The Navy didn’t want to stop bombing Kahoolawe.
The Navy had that Tailhook Scandal in which officers were alleged to have sexually assaulted 83 women and seven men, or otherwise engaged in “improper and indecent” conduct at the Las Vegas Hilton in Las Vegas, Nevada.
It was a Navy captain running administrative operations in Saigon during the Vietnam War who was convicted of stealing goods and money under his command.
It was a Navy SEAL who was accused of serious war crimes in the Middle East but was allowed to retire with his benefits and his dolphin pin intact.
The Navy has let the Pearl Harbor Shipyard get so swamped by work that ships’ crews often are landlocked for a full year until repairs can be made and their ships returned to sea duty.
The Acting Navy Secretary Thomas Modly looked stupid saying the aircraft carrier skipper who warned of rising virus infection on the ship could have “caused our adversaries to take advantage.” What? Iran is going to attack our fleet because one carrier is temporarily down for crew change?
And now the Navy is saying it still plans to hold RimPac at Pearl Harbor and at sea off Hawaii. Will it keep all crews confined to ships? We sure don’t want a few thousand sailors walking around town! I’m hearing about maybe a one-day exercise and then head to sea or homeports. What good is that? Waste of money and wear-and-tear on ships.
And some very respected experts are questioning the Navy’s whole ability to adequately defend us in the event of war with Russia or China.
In an interview with the political affairs publication The National Interest, Milan Vego, Professor of Operations at the U.S. Naval War College, said “lack of understanding of naval theory” makes it difficult for the Navy to develop “sound doctrine”, and as a result, to determine force requirements.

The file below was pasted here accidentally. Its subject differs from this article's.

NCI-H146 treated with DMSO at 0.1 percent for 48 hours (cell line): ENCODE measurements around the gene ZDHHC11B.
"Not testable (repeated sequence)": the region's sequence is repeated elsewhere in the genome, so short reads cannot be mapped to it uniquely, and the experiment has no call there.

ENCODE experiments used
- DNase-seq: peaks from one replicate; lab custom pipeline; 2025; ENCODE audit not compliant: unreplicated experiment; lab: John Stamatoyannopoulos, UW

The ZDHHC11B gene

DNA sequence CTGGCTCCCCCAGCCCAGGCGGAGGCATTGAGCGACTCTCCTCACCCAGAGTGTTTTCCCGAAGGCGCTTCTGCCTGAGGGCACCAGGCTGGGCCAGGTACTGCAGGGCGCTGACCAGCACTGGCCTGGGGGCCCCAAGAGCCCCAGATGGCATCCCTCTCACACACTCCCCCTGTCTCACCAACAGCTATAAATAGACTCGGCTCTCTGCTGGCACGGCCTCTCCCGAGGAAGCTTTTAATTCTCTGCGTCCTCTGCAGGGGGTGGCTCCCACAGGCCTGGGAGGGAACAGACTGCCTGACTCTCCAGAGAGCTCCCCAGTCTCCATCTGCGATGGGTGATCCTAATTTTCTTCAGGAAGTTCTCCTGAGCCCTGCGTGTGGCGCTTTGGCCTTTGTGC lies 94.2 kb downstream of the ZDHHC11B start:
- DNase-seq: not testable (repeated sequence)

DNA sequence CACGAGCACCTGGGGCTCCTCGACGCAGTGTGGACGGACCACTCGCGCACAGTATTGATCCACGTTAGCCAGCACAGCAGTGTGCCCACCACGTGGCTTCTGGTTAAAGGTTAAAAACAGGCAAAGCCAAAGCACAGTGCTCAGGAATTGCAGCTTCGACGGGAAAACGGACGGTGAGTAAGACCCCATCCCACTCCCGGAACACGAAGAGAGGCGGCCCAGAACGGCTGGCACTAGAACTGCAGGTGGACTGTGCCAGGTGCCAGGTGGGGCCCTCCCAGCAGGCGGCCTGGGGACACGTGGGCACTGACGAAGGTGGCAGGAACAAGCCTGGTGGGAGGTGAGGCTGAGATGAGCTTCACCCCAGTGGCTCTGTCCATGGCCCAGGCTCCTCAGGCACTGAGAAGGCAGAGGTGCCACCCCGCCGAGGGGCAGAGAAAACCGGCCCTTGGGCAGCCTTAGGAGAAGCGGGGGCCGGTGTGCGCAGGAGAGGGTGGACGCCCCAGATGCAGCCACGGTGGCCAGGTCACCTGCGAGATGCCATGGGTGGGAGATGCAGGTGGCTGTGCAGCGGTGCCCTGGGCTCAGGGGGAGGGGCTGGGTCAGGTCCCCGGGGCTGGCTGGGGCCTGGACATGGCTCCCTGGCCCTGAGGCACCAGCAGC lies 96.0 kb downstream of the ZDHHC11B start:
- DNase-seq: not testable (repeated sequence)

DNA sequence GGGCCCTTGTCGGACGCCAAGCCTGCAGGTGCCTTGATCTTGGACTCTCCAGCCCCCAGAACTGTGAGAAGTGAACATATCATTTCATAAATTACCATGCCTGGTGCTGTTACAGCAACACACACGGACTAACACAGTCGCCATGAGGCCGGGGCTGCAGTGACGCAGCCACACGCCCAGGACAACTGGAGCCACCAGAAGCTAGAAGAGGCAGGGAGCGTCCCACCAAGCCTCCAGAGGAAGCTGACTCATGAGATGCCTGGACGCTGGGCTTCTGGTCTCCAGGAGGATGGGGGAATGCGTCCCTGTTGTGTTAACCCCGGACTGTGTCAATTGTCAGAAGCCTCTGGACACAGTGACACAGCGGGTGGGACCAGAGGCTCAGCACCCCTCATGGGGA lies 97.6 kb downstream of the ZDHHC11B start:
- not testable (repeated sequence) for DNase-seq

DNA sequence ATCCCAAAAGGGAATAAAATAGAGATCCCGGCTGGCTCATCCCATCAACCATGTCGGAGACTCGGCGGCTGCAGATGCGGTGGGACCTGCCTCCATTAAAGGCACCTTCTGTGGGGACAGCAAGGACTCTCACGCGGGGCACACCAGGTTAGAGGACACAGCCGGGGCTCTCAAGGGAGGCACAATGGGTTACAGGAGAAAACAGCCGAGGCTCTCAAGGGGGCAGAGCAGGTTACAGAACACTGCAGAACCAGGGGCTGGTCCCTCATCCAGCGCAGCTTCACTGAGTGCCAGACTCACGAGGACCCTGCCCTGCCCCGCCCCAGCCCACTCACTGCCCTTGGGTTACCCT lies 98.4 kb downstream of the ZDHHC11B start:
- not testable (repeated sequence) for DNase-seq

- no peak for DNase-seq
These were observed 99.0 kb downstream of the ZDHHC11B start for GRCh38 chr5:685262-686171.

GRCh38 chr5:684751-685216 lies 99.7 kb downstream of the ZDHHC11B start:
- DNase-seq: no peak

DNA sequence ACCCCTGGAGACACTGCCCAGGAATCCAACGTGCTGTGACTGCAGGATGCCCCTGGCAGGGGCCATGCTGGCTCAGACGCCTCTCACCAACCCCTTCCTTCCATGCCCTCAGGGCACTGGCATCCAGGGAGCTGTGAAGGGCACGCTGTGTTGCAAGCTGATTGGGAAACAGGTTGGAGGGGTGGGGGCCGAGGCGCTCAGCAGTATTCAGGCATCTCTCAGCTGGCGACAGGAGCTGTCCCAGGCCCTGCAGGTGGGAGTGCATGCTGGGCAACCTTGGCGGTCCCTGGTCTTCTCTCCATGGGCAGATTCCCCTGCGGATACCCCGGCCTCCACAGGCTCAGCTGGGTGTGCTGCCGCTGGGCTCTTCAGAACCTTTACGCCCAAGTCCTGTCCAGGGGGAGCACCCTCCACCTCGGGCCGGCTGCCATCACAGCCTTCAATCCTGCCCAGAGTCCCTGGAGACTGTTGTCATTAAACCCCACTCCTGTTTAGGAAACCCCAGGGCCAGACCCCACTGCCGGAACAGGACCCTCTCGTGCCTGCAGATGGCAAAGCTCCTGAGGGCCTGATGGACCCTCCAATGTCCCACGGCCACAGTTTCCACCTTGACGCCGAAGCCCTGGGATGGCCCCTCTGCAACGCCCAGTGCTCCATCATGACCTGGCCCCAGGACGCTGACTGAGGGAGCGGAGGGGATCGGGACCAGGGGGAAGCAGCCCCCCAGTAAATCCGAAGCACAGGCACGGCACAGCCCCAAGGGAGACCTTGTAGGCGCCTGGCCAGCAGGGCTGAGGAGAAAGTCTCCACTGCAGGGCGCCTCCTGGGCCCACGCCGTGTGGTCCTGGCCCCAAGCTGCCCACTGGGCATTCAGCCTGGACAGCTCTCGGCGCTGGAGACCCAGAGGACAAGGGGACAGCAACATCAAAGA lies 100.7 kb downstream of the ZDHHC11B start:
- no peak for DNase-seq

For example, Vego notes that the Navy has an ingrained offensive mindset, which contributes to neglect of the defensive elements of naval combat such as mine warfare and protecting maritime trade. At the strategic level, this conditions a preoccupation with sea control (offensive), as opposed to sea denial (defensive). However, Vego said, it is not inconceivable, especially as capable competitors emerge, that the U.S. Navy might be put on the defensive and forced to shift its focus from sea control to sea denial.
The United States Navy plans to rapidly expand its fleet of ships, as part of the Trump era military buildup, but finding enough sailors to keep them operational could pose a serious challenge, according to analysts.
The Navy plans to reach 326 active ships by 2023 from its current 283, according to its long-range construction plan. That net increase of 43 ships could require approximately 35,000 more sailors than the roughly 328,000 active duty sailors now serving.
We have a relatively new Navy Secretary appointed by President Trump, but his time to make changes might be limited. He’ll likely be gone if Trump loses the 2020 election.